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CDA Inapplicable to Claim Alleging Agreement to Facilitate Payment

A claim seeking payment for military support services was not dismissed by the Court of Federal Claims, because the Contract Disputes Act requirement for obtaining a contracting officer's final decision did not apply to the alleged implied-in-fact agreement to facilitate payment from a third-party government. The contractor sought to recover payments due on a military base camp project in Iraq. The contractor alleged that, at the government's urging, it entered into an express written contract with the Iraqi government so that Iraqi Ministry of Defense funds could be used to pay for contract performance. According to the contractor, it was reluctant to submit a proposal but the United States government promised to assist it if any problems were to arise in obtaining payment from the Iraqi government. Specifically, the contractor alleged the government breached an implied-in-fact contract to facilitate payment from the Iraqi government for the contractor's performance of the express contract. The government moved to dismiss, arguing the contractor could not sue in the CFC under the CDA unless it first obtained a final decision from a contracting officer.

Claim Mischaracterized

However, the allegation fell under the court's Tucker Act jurisdiction and not the CDA. The Tucker Act grants the CFC broad jurisdiction over "express or implied contract(s) with the United States" (28 USC 1491(a)(1)). The CDA, in contrast, applies only to express or implied contracts for: the procurement of property, other than real property in being; the procurement of services; the procurement of construction, alteration, repair or maintenance of real property; or the disposal of personal property (41 USC 602(a)(1)-(4)). The government mischaracterized the nature of the contractor's claim, which sought relief based on an implied-in-fact contract theory that the government agreed to facilitate and obtain payment from the Iraqi government in exchange for the contractor's performance of the express contract. Under the alleged arrangement, the CDA did not apply because the implied contract called for services provided by the government but from which the government would not directly benefit. Moreover, the contractor alleged the breach of an agreement to facilitate and obtain payment from a third party rather than asking for the government to make payment itself. The CDA grants jurisdiction over contracts for the procurement of services but not for the provision of services. The contractor, therefore, was not required to obtain a contracting officer's final decision before seeking redress in court. (Laudes Corp., FedCl, 53 CCF 79,083)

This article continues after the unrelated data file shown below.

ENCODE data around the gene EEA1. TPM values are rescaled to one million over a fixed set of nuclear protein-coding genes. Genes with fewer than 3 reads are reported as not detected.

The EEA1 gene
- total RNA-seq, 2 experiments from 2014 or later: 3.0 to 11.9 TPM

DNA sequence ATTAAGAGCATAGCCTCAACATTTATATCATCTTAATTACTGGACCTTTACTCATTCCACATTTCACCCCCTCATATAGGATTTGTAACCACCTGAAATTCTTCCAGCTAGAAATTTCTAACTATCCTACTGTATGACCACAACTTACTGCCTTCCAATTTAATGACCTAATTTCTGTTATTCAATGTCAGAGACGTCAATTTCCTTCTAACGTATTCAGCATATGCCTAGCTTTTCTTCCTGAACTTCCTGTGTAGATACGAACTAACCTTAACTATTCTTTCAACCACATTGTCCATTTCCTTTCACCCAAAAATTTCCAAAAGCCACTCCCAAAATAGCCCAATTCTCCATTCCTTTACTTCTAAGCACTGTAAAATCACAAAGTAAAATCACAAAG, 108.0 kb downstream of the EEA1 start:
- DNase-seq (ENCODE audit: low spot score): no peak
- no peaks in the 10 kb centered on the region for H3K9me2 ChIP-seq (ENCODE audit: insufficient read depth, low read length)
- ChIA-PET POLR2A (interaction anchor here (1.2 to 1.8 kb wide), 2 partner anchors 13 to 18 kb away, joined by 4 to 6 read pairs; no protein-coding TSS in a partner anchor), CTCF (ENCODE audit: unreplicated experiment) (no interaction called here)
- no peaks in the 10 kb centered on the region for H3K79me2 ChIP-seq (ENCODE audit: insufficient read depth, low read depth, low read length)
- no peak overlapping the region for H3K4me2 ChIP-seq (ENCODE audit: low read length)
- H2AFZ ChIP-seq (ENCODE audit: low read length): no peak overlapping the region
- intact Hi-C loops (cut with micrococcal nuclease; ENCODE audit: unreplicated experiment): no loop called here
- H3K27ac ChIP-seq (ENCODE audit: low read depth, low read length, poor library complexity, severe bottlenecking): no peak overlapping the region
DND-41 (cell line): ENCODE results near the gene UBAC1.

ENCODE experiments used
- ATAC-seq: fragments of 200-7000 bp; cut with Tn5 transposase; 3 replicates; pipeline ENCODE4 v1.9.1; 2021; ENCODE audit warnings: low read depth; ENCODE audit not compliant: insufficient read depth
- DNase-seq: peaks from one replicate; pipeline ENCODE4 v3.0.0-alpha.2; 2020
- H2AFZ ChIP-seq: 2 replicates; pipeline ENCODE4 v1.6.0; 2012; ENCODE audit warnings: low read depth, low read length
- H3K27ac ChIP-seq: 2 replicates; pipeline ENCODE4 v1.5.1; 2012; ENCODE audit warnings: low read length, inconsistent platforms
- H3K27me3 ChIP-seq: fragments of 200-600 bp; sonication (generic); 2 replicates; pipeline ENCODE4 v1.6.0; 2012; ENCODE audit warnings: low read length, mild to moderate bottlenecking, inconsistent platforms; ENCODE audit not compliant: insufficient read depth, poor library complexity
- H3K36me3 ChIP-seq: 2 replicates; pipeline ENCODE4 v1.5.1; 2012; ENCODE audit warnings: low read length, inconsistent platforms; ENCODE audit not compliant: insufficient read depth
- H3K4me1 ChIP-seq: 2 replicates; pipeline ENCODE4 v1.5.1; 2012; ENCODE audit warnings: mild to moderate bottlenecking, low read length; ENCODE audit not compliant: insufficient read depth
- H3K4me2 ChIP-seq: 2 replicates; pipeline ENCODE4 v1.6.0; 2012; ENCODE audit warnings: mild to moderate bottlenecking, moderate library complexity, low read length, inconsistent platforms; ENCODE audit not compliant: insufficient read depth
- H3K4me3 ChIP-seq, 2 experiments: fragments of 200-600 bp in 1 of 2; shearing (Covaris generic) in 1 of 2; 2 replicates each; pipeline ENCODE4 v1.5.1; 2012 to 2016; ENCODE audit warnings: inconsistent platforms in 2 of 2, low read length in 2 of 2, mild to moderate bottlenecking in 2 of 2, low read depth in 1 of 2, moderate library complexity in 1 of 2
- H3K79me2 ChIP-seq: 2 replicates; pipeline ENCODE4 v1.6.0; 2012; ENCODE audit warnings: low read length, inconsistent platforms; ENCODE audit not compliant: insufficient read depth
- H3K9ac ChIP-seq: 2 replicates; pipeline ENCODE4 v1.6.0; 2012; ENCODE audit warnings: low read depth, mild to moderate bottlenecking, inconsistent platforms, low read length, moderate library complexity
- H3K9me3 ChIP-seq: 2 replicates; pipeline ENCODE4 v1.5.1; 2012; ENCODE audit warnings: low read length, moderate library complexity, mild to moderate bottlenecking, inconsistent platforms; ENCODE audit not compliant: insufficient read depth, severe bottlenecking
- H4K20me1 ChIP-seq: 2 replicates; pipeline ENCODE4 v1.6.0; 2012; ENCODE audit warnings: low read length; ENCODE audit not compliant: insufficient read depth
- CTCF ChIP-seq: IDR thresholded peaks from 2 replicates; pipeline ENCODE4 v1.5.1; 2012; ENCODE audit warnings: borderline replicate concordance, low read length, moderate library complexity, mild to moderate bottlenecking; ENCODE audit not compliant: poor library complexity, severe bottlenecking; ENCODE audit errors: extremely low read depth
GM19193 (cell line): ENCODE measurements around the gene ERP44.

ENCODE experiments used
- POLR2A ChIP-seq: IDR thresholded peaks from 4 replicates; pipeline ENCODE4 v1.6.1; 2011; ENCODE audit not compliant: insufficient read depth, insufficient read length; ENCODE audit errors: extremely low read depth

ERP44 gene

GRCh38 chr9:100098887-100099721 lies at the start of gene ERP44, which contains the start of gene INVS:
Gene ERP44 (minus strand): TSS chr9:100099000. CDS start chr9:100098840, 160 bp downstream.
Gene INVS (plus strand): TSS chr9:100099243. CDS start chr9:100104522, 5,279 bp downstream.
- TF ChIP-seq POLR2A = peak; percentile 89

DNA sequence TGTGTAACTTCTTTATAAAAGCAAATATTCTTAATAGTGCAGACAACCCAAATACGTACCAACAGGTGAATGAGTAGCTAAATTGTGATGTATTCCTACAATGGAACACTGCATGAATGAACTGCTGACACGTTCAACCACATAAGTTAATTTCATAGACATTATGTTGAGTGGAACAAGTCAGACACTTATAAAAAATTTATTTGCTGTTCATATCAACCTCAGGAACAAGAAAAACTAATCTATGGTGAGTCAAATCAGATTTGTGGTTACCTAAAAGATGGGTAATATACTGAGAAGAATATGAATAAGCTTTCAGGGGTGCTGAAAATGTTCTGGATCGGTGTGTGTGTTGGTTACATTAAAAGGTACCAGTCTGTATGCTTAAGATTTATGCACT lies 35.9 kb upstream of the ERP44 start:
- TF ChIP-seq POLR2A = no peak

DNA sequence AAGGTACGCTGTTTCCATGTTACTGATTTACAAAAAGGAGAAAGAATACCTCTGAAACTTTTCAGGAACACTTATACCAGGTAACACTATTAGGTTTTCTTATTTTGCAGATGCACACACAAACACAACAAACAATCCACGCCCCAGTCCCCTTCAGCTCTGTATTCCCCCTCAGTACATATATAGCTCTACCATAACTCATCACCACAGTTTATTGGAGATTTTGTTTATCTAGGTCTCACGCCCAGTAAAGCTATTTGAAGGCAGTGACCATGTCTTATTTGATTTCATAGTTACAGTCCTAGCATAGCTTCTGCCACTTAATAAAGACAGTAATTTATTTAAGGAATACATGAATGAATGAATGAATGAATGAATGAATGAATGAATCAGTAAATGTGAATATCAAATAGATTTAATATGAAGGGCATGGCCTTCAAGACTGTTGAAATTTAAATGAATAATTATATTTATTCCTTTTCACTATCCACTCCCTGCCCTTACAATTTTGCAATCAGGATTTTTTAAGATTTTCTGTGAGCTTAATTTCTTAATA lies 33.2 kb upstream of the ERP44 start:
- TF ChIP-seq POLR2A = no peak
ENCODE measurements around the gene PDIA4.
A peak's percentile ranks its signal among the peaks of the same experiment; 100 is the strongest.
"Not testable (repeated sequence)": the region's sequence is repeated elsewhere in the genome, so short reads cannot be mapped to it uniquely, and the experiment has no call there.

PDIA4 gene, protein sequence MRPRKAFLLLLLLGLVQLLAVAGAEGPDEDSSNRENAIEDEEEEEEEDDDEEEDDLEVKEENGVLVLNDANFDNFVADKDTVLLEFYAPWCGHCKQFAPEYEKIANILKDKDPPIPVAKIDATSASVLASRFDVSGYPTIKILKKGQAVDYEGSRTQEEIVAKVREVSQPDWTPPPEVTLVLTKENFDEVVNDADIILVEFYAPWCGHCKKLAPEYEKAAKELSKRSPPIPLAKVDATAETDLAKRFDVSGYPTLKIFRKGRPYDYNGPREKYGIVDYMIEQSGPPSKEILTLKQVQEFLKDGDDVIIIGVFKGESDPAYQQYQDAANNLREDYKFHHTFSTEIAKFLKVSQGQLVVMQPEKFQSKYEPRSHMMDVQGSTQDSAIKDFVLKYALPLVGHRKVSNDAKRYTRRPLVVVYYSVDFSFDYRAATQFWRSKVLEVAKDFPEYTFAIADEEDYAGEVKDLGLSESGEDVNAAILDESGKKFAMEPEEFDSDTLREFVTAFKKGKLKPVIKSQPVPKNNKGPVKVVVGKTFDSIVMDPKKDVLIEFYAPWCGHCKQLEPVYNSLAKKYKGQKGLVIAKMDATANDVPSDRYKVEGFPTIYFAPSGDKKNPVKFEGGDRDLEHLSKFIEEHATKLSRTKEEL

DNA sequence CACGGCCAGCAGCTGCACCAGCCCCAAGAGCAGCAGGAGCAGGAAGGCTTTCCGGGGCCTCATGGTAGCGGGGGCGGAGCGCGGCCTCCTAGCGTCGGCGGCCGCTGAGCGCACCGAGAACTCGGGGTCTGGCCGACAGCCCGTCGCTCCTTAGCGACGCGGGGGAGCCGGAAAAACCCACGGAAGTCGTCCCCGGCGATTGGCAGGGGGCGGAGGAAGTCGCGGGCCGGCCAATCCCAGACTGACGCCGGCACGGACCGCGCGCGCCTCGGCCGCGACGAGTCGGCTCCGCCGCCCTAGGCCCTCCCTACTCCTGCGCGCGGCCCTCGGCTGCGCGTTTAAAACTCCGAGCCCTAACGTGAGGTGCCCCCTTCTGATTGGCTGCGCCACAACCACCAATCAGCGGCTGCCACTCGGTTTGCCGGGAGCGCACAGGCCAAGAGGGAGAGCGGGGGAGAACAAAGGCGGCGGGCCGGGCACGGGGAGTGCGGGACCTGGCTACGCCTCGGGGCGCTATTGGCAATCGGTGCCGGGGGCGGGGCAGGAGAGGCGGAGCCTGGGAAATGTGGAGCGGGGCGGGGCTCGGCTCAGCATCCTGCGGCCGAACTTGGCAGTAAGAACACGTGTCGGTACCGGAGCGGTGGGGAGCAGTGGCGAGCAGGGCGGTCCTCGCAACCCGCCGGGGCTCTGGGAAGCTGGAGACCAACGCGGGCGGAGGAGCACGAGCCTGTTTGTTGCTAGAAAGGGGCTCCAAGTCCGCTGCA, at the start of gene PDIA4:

(The news featured above is a selection from the news covered in the Government Contracts Report Letter, which is published weekly and distributed to subscribers of the Government Contracts Reporter. )

     
  
 

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